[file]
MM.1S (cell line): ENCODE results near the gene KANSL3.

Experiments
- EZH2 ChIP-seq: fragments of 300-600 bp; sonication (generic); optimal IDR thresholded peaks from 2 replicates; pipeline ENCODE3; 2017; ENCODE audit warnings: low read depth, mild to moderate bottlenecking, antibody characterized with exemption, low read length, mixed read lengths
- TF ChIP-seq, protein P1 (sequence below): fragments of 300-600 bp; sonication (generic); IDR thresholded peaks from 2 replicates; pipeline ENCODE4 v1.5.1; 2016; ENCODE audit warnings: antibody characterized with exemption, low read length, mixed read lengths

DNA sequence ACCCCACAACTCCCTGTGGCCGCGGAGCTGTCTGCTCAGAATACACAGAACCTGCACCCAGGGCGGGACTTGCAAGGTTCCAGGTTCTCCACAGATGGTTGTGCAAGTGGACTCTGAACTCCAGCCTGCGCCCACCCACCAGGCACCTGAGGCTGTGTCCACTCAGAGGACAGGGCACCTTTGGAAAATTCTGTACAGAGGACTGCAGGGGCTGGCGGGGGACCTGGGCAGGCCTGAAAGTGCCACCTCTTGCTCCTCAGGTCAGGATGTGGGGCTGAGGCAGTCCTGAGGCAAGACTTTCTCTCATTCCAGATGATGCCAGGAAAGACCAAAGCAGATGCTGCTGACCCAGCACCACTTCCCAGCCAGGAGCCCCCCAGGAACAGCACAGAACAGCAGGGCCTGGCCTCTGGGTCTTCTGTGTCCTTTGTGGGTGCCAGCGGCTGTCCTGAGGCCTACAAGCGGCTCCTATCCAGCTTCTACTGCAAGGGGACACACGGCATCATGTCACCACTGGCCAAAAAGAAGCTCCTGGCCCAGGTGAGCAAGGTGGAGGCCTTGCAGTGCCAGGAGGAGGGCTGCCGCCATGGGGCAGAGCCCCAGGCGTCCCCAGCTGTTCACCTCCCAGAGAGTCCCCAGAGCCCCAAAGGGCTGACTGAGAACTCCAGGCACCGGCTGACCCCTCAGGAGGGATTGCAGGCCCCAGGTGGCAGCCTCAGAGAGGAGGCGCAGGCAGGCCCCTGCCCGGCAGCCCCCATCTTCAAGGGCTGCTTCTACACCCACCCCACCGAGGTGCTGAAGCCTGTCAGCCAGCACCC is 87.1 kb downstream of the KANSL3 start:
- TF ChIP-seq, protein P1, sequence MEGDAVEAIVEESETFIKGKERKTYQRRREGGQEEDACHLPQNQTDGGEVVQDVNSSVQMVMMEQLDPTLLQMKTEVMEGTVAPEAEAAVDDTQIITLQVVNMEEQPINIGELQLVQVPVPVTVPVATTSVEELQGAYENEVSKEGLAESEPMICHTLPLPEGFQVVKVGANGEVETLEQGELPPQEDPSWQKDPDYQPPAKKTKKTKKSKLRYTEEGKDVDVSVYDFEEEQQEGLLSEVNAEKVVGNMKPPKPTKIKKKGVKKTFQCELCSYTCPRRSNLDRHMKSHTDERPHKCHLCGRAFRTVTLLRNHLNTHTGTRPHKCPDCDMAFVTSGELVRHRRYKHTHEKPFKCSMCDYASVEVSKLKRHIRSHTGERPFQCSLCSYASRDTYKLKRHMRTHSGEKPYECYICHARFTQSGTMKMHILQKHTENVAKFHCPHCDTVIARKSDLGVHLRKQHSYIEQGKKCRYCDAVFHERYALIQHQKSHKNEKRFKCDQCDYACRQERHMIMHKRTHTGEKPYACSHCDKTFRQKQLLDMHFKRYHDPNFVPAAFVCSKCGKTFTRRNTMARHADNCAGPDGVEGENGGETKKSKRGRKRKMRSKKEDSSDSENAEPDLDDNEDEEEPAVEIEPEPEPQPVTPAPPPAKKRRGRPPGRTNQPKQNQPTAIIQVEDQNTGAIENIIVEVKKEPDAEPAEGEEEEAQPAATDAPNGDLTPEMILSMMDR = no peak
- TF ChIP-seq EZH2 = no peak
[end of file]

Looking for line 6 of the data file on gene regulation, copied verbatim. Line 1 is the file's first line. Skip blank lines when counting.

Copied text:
- TF ChIP-seq, protein P1, sequence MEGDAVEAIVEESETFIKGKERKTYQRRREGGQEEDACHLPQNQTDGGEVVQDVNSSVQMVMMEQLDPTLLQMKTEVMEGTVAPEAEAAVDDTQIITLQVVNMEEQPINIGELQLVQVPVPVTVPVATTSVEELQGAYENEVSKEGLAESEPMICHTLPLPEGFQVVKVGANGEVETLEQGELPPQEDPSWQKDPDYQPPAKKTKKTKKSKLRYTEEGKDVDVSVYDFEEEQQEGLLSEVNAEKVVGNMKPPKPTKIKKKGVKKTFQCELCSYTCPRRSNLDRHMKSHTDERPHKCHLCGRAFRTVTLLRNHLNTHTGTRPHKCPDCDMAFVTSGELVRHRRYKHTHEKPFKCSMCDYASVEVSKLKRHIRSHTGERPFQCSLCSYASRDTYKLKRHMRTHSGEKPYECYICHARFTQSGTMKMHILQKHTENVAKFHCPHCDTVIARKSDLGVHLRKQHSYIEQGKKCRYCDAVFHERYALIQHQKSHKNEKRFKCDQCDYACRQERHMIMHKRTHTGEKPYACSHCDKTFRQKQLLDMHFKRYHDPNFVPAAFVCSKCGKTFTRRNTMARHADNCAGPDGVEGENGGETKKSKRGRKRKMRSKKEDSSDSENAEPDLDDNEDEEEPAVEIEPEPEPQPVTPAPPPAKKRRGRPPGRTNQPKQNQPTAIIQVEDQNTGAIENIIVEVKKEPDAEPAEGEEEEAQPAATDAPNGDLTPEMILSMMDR = no peak